Canada’s push to protect 10 per cent of its marine areas by 2020 won’t face opposition from Nova Scotia’s offshore petroleum regulator.
But the Canada-Nova Scotia Offshore Petroleum Board won’t stand in the way of offshore fracking.
Carl Makrides, the board’s resources director, faced questions recently about whether the organization will need to push back on some of the marine protected areas.
“It’s not really our job to advocate for or against,” Makrides, a geologist, told an audience of scientists and students at Dalhousie University on Friday.
The province or the feds could do that, he said.
“We’re here to kind of regulate and manage processes,” Makrides said.
“We’re kind of like policemen. So we don’t set the fines for speeding, but we have to stop you if you speed.”
If a marine protected area were proposed in the middle of an area Shell has pledged to spend $1 billion exploring, “it may be in the province’s interest to say, ‘Hey guys, how is this going to effect this company doing work here?’” Makrides said. “We leave that to the governments to push back. Our job is to just be advisors. We have to sort of stay neutral in that sort of stuff.”
St. Ann’s Bank Marine Protected Area off Scatarie Island, which covers an area of about 4,300 square kilometres and extends out almost all the way to the boundary between Nova Scotia and Newfoundland, is now in the works.
“In this area currently the regulations would not permit seismic or drilling without the permission of the minister of fisheries,” Makrides said. “So effectively it’s a no-go zone for oil and gas.”
A spot called the Gully, the largest underwater canyon off the East Coast of North America at 13 kilometres wide and 65 kilometres long, is already protected under Canadian law.
“There are other candidate areas that we know that (the Department of Fisheries and Oceans) is considering, which they haven’t shared with us yet,” Makrides said.
“They’re not bound to until it (planning) gets more mature. But we do know that their goal is to protect 10 per cent. It doesn’t mean 10 per cent in this sector. But it’s 10 per cent for the country as a whole.”
Seismic testing and drilling can’t be done in the Gully, he said.
“And, essentially, you really won’t be able to do that either in the St. Ann’s Bank (area of interest). So future (marine protected areas) may or may not have the same limitations. It’s really up to whatever the conservation objectives are of the (marine protected area).”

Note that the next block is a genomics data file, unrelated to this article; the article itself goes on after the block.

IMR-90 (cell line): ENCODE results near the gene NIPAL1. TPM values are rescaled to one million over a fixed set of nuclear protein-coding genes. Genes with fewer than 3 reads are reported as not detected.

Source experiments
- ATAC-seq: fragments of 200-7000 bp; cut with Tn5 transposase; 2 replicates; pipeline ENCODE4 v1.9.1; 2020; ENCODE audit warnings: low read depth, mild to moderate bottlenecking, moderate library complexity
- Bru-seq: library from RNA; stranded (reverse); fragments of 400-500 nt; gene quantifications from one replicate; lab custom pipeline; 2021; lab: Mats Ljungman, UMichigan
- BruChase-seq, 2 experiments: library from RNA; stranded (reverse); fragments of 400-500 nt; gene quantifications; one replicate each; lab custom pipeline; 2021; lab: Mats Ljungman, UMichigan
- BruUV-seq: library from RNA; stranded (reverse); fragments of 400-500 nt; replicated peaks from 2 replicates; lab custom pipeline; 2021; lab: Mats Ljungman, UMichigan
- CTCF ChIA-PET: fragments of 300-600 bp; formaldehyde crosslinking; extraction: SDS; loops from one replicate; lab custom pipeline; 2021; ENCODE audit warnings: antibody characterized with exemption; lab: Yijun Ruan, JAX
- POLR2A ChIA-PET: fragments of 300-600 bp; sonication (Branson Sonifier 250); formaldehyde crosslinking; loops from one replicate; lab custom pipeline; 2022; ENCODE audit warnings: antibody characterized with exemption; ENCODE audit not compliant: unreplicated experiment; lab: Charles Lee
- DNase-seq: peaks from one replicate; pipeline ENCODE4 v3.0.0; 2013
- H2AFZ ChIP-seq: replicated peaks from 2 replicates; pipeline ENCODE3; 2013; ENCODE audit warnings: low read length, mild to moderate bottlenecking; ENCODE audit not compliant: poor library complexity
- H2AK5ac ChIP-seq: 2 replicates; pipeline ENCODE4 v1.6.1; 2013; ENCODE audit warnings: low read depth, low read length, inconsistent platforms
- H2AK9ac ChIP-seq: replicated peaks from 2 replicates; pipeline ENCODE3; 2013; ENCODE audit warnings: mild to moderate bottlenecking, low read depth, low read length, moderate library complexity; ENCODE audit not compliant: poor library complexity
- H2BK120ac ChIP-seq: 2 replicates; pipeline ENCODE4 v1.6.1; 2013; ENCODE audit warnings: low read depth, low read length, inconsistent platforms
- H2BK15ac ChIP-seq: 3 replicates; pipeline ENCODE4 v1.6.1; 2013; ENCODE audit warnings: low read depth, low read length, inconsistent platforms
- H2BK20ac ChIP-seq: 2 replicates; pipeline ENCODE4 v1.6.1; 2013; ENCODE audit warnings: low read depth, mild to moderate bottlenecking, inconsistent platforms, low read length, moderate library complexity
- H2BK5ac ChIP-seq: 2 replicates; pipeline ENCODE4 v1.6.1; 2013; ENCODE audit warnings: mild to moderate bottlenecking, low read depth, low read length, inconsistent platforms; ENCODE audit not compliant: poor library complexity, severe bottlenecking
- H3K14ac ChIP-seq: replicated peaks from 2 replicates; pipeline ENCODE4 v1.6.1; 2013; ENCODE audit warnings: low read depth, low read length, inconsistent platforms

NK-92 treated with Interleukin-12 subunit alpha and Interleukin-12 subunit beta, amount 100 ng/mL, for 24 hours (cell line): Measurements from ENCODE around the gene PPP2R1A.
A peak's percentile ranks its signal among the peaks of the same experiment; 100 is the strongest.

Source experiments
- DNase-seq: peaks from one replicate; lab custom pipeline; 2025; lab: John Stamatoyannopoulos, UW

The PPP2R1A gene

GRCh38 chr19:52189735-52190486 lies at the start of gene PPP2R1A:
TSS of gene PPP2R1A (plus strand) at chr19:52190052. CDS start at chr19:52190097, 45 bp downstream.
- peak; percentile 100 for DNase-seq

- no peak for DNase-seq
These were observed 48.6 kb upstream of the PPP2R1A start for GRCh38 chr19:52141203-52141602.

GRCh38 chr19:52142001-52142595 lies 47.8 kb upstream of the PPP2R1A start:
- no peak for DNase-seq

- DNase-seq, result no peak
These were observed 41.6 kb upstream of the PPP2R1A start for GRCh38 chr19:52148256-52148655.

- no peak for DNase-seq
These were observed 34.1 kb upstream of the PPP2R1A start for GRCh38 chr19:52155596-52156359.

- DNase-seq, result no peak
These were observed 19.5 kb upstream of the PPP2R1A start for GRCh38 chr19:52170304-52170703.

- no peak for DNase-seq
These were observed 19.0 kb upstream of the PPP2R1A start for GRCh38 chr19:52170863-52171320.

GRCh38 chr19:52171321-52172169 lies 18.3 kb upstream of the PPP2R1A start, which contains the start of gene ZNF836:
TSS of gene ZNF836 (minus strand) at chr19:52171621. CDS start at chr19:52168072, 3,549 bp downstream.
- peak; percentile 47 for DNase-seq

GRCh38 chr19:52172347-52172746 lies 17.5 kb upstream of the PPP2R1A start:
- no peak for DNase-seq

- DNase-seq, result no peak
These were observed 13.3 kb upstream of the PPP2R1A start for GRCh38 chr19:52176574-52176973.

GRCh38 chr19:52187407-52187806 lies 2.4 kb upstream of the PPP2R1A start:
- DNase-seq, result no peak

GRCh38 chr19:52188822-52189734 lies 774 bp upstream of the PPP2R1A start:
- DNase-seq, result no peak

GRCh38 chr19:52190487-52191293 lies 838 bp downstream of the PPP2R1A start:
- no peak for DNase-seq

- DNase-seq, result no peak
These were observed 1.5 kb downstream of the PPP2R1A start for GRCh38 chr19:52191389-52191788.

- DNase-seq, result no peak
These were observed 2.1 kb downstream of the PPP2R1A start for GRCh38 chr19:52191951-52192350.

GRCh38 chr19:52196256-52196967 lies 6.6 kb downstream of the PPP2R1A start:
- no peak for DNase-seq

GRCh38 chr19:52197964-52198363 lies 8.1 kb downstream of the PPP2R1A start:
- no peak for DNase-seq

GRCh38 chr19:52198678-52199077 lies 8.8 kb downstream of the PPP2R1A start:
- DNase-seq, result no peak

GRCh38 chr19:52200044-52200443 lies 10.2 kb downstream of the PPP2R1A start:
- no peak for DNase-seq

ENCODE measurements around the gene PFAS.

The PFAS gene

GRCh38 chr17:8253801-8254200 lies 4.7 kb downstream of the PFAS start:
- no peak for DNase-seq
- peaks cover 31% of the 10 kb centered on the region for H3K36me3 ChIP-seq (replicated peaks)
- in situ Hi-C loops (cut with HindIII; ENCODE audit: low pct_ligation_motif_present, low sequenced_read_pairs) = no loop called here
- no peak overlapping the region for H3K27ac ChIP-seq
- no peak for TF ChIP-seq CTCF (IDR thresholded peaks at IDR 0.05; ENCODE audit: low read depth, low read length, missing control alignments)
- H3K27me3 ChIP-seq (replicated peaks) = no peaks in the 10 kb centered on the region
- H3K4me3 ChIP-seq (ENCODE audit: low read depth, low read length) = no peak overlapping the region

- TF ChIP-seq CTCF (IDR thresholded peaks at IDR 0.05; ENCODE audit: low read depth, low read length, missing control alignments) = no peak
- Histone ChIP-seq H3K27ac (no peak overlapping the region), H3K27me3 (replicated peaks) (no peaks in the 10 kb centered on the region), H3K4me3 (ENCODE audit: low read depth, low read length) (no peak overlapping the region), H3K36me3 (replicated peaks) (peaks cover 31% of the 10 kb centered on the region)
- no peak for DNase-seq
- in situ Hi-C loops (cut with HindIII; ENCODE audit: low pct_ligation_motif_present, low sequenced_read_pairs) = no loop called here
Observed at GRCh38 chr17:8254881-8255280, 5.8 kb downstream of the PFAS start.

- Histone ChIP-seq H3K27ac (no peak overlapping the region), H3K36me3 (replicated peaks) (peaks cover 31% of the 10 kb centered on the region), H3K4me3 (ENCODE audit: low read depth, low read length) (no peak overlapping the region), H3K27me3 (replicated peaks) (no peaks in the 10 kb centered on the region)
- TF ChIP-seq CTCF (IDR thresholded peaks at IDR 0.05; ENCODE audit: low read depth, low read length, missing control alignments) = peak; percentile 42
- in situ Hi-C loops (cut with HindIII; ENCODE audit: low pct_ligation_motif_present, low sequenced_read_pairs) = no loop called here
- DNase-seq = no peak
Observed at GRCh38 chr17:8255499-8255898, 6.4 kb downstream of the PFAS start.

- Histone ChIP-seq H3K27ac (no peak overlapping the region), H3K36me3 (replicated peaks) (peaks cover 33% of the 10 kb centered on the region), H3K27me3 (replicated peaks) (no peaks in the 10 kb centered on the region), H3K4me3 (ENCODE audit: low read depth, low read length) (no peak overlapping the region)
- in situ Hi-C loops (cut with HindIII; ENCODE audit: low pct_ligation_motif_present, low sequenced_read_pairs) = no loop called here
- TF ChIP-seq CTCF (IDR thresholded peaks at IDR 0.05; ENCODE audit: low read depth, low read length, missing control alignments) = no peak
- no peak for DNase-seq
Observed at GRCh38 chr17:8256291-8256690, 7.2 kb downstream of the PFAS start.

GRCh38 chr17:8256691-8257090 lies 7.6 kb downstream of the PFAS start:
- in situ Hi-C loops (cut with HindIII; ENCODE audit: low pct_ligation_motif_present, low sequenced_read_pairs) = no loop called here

Seismic testing, but not drilling, might be allowed in future marine protected areas, he said. “Or they may say you can’t do either.”
Protecting marine areas shouldn’t hinder oil and gas exploration off Nova Scotia, said Susanna Fuller, a marine biologist with the Ecology Action Centre.
“They allow lateral drilling under the Gully,” Fuller said in an email. “And it seems like Shell isn’t finding much anyway. And ideally, we would stop looking for more oil and gas because the poor oceans can’t handle climate change.”
Canada “can very easily protect 10 per cent, even 30 per cent of (our) oceans without impeding any oil and gas development and impacting relatively few fisheries,” she said.
“We have a different set of criteria for terrestrial protection — we would never accept industrial logging or mining or oil and gas development in our national parks or wilderness areas, yet it seems sometimes a heavy lift to make the case that industrial fishing and resource extraction should not happen in a (marine protected area). It is an interesting reversal of the burden of proof that we would never accept on land.”
Nova Scotia’s onshore moratorium on the controversial practice known as hydraulic fracturing does not stretch to the ocean surrounding the province, the Dal audience heard Friday.
“The fracking laws here don’t apply offshore, full stop,” Makrides said.
He pointed to two wells drilled off Cape Breton in the 1970s by Shell and Murphy Oil.
“One of them was actually flow tested, was not able to flow, so the company actually fracked it with, actually, hydrochloric acid — there’s a nasty frack fluid — and then tried to flow it,” Makrides said.
“It still didn’t flow. The reservoir was so tight. There are very tight sandstones there in the carboniferous basin, at least at this particular location.”
That said, the Canada-Nova Scotia Offshore Petroleum Board would have to evaluate any new fracking proposal to make sure it was done in a responsible manner, he said. “We wouldn’t just be able to frack willy-nilly.”